Lately, it seems like each store you enter has its own credit card. Every time you approach a cash register with items to buy, you’re offered the opportunity to apply for a special credit card and maybe even a discount on your purchase when you’re approved. You’re not even safe when you go to the doctor’s office or dentist, since medical credit cards are available to help you pay for procedures and copayments. While there can be benefits to getting certain credit cards, obtaining a medical credit card might be the biggest mistake of all.
Understanding Medical Credit Cards
Medical credit cards are generic credit cards issued by large financial institutions that can be used to pay for healthcare expenses only. Generally, they are not proprietary to one physician or medical network. Some can even be used for medically unnecessary, cosmetic treatments and veterinary services.
As with any credit card, once used, interest can be applied to a balance that carries over from month to month. These cards generally offer fixed payment plans that range from 12 months to 60 months, and the payment plan will vary based on the amount spent. In this, they are slightly better and more cost controlled than regular credit cards. Some do offer a period of no-interest, but the interest rates once that period runs out can be upwards of 20 percent.
The Rise of the Medical Credit Card
As medical costs rise, so too have the use of medical credit cards. For many consumers, using a medical credit card to pay off copayments, deductibles or even uninsured expenses feels like the right thing to do—but it’s not always in the patient’s best interest.
First, there’s the interest expense. Medical expenses can be difficult enough to afford without adding the extra burden of a high interest credit card. Instead, you can consider asking your doctor or the medical facility for a payment plan through them that requires monthly payments and adds no interest.
Medical credit cards can also hurt your credit. If you accidentally miss a payment, the card issuer will generally report that to the credit bureaus. Additionally, applying for the card could count against you. Lastly, the credit card’s balance can increase your total debt, which will also take some steam out of your FICO score.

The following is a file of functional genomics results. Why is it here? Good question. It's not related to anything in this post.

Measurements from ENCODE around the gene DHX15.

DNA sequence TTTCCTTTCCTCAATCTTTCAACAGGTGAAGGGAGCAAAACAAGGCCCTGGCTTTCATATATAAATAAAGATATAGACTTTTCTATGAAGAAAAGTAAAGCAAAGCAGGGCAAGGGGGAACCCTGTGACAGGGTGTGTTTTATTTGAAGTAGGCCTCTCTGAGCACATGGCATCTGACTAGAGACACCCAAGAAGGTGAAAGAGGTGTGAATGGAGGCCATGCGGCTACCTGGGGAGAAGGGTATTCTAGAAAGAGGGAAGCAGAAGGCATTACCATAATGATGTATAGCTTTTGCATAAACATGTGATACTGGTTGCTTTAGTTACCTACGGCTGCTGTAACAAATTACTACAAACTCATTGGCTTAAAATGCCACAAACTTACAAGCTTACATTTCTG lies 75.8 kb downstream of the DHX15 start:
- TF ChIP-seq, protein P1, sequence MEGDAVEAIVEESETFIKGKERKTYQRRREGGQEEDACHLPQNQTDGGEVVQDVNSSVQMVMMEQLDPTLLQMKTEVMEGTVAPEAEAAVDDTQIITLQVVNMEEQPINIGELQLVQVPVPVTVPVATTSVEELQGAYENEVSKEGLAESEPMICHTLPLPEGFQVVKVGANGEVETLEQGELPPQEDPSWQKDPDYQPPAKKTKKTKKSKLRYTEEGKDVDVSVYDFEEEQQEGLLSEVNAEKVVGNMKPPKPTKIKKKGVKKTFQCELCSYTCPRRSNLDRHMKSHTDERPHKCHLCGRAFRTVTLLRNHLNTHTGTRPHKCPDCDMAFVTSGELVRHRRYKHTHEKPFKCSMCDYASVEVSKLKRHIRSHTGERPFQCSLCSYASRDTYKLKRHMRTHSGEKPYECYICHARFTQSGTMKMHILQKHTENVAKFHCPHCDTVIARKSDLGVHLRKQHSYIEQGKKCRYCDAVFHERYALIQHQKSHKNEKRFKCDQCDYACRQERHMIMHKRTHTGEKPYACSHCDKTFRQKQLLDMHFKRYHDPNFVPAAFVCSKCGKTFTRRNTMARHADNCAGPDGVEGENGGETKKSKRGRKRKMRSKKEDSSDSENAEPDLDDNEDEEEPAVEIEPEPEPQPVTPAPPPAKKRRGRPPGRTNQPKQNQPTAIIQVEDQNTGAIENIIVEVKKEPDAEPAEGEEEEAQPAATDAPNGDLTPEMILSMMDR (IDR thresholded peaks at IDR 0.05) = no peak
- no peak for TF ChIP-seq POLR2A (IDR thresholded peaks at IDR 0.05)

Another thing to consider about medical credit cards is that there’s no tax benefit to using them. If you have a high deductible insurance policy, you can open a health savings account (HSA) and make a monthly deposit that is tax deductible. This is much more beneficial since the tax savings can be viewed as a discount on the cost of your medical care. In addition, the high deductible plan offers a discount on the overall cost of service since your insurance company will have negotiated rates with the service provider or facility—which means you’re getting additional savings over what you’d pay if you were uninsured and used credit.
No matter how you decide to handle your medical expenses, you shouldn’t be forced to make the decision while you are stressed out, in pain, and dealing with a medical condition. One way you can help buy yourself some time is to have a savings account to fall back on. That way, if you need to pay for a doctor’s visit before an expensive, uninsured medical procedure, you can do so with cash from the savings rather than by applying for a new credit card at the doctor’s office. Then, you can take some time to explore all the details about the procedure, its cost and all of the various payment options.